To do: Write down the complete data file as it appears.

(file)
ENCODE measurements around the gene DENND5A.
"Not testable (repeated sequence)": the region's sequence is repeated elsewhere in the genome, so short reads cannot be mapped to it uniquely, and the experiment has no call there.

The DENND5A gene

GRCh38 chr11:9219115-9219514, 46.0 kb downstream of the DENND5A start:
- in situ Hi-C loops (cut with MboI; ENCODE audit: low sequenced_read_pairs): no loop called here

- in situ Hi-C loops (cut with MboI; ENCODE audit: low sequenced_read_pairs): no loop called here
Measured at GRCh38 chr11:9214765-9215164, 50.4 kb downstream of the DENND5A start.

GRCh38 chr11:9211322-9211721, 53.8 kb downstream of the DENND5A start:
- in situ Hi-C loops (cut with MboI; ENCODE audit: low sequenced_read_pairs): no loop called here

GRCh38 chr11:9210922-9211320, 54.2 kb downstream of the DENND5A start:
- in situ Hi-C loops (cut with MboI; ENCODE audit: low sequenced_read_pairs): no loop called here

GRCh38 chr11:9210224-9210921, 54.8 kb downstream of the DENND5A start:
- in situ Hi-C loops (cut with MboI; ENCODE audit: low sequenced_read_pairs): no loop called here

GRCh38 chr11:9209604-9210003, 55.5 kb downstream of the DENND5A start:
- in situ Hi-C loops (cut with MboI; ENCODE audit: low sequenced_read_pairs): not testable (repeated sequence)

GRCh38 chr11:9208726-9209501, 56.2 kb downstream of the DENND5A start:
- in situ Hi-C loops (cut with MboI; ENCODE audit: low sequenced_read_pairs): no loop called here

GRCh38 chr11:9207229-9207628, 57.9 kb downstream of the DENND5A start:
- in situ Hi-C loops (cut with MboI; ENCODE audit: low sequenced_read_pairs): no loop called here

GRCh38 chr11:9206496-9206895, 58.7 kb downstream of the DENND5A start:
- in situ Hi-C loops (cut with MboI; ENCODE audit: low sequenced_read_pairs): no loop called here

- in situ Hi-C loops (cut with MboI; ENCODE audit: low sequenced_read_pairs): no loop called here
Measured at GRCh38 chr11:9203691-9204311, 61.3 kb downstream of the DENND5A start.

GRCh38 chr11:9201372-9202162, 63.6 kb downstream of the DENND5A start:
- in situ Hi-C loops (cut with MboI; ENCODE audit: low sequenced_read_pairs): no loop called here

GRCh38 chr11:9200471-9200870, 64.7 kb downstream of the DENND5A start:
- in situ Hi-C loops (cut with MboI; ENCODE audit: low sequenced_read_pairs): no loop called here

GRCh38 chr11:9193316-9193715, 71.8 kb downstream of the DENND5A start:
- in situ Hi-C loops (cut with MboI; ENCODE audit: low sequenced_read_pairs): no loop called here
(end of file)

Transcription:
ENCODE measurements around the gene DENND5A.
"Not testable (repeated sequence)": the region's sequence is repeated elsewhere in the genome, so short reads cannot be mapped to it uniquely, and the experiment has no call there.

The DENND5A gene

GRCh38 chr11:9219115-9219514, 46.0 kb downstream of the DENND5A start:
- in situ Hi-C loops (cut with MboI; ENCODE audit: low sequenced_read_pairs): no loop called here

- in situ Hi-C loops (cut with MboI; ENCODE audit: low sequenced_read_pairs): no loop called here
Measured at GRCh38 chr11:9214765-9215164, 50.4 kb downstream of the DENND5A start.

GRCh38 chr11:9211322-9211721, 53.8 kb downstream of the DENND5A start:
- in situ Hi-C loops (cut with MboI; ENCODE audit: low sequenced_read_pairs): no loop called here

GRCh38 chr11:9210922-9211320, 54.2 kb downstream of the DENND5A start:
- in situ Hi-C loops (cut with MboI; ENCODE audit: low sequenced_read_pairs): no loop called here

GRCh38 chr11:9210224-9210921, 54.8 kb downstream of the DENND5A start:
- in situ Hi-C loops (cut with MboI; ENCODE audit: low sequenced_read_pairs): no loop called here

GRCh38 chr11:9209604-9210003, 55.5 kb downstream of the DENND5A start:
- in situ Hi-C loops (cut with MboI; ENCODE audit: low sequenced_read_pairs): not testable (repeated sequence)

GRCh38 chr11:9208726-9209501, 56.2 kb downstream of the DENND5A start:
- in situ Hi-C loops (cut with MboI; ENCODE audit: low sequenced_read_pairs): no loop called here

GRCh38 chr11:9207229-9207628, 57.9 kb downstream of the DENND5A start:
- in situ Hi-C loops (cut with MboI; ENCODE audit: low sequenced_read_pairs): no loop called here

GRCh38 chr11:9206496-9206895, 58.7 kb downstream of the DENND5A start:
- in situ Hi-C loops (cut with MboI; ENCODE audit: low sequenced_read_pairs): no loop called here

- in situ Hi-C loops (cut with MboI; ENCODE audit: low sequenced_read_pairs): no loop called here
Measured at GRCh38 chr11:9203691-9204311, 61.3 kb downstream of the DENND5A start.

GRCh38 chr11:9201372-9202162, 63.6 kb downstream of the DENND5A start:
- in situ Hi-C loops (cut with MboI; ENCODE audit: low sequenced_read_pairs): no loop called here

GRCh38 chr11:9200471-9200870, 64.7 kb downstream of the DENND5A start:
- in situ Hi-C loops (cut with MboI; ENCODE audit: low sequenced_read_pairs): no loop called here

GRCh38 chr11:9193316-9193715, 71.8 kb downstream of the DENND5A start:
- in situ Hi-C loops (cut with MboI; ENCODE audit: low sequenced_read_pairs): no loop called here